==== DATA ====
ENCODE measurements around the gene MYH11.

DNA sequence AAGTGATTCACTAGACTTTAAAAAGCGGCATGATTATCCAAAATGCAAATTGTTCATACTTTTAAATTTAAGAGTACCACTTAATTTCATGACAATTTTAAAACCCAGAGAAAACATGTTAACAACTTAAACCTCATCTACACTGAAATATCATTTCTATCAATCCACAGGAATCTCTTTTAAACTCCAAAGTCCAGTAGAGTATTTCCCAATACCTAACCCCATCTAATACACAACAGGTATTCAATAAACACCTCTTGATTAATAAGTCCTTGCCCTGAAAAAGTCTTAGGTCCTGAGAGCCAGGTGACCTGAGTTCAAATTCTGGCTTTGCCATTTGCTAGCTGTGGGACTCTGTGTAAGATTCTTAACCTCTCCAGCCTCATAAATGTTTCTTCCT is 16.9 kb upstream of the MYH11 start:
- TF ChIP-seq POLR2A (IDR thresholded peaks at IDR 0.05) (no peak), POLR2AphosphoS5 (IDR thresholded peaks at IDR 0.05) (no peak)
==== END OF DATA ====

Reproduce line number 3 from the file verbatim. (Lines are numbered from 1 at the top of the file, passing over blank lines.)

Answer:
- TF ChIP-seq POLR2A (IDR thresholded peaks at IDR 0.05) (no peak), POLR2AphosphoS5 (IDR thresholded peaks at IDR 0.05) (no peak)